8. Following from 7, ‘less is more’.
9. If it feels flat or inauthentic to me, it will to a reader. Dump it and try again; perseverance no matter what is not always the answer.
10. Swallow hard – gulp – and be prepared to discard entire drafts.
I had 50,000 words of draft 4 of my novel-in-progress and all had been running smoothly; heavens, I was even writing in Paris! Okay, not in an attic, still you get the picture and then boom. The plot became bogged, main character motivations became muddied, key turning points were arriving too early or too late in the narrative and the whole boat was listing badly, if not actually taking in water and sinking.
What had gone wrong?
I had been rattling along and feeling pretty good about my writing and thinking hmm, I should have draft 4 finished and ready to send to the assessor by the end of this year. By late yesterday I knew that it was not working: the narrative arc stalled exactly as I had read about and been warned about in writing workshops.
We have all read novels which start with a bang – original, tightly paced, sympathetic characters, interesting location and all the rest – and then it loses momentum, becomes flaccid, drifts, labours to make points and seems stale. Then we hit Act 3 and we pick up steam and sail into port (to muddle a few metaphors).
What to do? Back to the assessor’s comments to see what I had forgotten in the excitement of being in my own little world of writing every day and then, painfully, back to read the manuscript from page 1 to see where it had stalled. I was horrified to discover how much I had ‘forgotten’ of the detailed assessment discussions and reports and was able after a couple of hours of close reading of my manuscript to see where it had fallen flat. More sighs and then major surgery: deleting chunks of ‘fine writing’ which slowed the narrative and added nothing and bringing forward 1 turning point and delaying another.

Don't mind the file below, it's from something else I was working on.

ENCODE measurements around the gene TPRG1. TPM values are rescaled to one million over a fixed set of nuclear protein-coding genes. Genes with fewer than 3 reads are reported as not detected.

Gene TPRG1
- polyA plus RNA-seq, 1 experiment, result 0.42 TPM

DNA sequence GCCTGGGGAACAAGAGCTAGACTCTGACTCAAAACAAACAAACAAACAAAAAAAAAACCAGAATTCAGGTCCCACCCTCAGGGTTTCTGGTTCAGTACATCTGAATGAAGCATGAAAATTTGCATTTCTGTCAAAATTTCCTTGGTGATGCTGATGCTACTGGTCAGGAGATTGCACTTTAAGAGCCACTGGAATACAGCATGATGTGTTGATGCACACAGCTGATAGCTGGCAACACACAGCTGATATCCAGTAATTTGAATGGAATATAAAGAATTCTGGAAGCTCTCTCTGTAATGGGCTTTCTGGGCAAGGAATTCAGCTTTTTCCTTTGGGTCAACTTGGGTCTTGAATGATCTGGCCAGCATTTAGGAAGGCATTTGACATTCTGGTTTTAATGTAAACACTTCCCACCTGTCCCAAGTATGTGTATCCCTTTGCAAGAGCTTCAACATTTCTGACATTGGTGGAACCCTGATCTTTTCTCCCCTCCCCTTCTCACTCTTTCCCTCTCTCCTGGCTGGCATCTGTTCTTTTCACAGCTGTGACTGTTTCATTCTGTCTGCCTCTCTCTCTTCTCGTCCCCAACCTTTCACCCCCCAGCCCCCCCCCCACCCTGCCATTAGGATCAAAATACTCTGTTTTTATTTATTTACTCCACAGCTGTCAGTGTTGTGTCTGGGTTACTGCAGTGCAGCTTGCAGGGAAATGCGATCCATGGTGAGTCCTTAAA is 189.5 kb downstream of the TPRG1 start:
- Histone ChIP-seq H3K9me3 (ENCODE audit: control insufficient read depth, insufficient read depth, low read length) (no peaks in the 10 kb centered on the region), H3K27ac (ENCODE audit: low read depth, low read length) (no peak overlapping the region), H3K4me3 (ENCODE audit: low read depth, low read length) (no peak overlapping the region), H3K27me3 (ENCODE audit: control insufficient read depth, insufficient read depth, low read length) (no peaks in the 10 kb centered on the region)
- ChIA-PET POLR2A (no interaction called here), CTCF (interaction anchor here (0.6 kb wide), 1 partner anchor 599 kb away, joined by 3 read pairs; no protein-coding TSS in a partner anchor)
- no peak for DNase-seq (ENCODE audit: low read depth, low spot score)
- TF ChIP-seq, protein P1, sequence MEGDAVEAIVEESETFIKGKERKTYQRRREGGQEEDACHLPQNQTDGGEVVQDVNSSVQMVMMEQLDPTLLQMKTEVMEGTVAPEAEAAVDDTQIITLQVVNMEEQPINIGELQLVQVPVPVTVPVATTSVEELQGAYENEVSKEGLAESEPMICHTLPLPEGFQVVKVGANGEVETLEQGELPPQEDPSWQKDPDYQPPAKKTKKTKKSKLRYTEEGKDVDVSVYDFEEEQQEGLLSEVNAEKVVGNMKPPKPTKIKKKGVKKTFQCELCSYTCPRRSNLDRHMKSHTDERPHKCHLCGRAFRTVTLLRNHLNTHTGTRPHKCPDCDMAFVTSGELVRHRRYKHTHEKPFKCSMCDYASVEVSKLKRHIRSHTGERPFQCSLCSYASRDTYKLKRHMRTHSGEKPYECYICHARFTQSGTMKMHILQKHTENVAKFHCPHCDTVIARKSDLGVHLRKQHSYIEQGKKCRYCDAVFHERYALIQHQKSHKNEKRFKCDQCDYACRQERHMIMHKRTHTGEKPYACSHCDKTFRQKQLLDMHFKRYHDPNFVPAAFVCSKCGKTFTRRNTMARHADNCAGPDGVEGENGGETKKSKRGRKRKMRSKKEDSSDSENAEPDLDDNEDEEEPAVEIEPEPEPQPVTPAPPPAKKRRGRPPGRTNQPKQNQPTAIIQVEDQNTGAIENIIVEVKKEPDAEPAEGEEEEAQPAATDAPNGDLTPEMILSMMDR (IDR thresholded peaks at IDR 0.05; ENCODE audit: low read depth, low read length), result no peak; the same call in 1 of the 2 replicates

Time will tell if the problem is solved. I comfort myself that at least I could tell when the words were dying as they fell from my pen.
Back to work with a lighter heart ….
No do not despair, those readers who are still sitting on the edge of their chair wondering what is happening on the Camino with Tom and Anika and the mysterious pilgrim deaths.
Your beloved characters will return after our little diversion into Coast to Coast mayhem. After all, I am in Paris and it is August, the traditional time for some rest and relaxation and even a small literary folly or two.
I saw this sign in 2013 while walking the Chemin de Saint Jacques and I sat on the grass and absorbed its simplicity and strength and the power of the image. It was a small moment which has stayed with me and which meant more than many a grander monument. In a small way it captured the essence of the pilgrimage.
As a virgin blogger and a virgin reader of blogs, I have been struck by the number of bloggers who state explicitly that blogging/writing/sharing has been a way of helping them get through difficult phases of their life and/or working through difficult personal issues; often these difficulties and issues are ongoing. There is a long history of writing as catharsis and my comment is pure cliché territory [nothing to see here, move along please]. Who doesn’t have an unpublished autobiographical novel lying in a drawer [or in drop box these days], some of us even have a pile of short stories of similar ilk. What has inspired me to comment today is how others’ experience of blogging may be linked to a comment made by an assessor on my novel-in-progress, referring to my main female character. I had written her as a strong, independent and badly damaged person seeking redemption; the assessor saw her as a manipulative, self-centred, needy and generally unlikeable person. Not at all what I intended! Close re-reading confirms that the assessor is correct. So, what is happening here? How do our characters ‘take over’ during the writing process? What is happening consciously and unconsciously? What cathartic processes were taking place without my knowing?
Of course all this may be the product of my poor writing, though the assessment of the manuscript overall was very positive.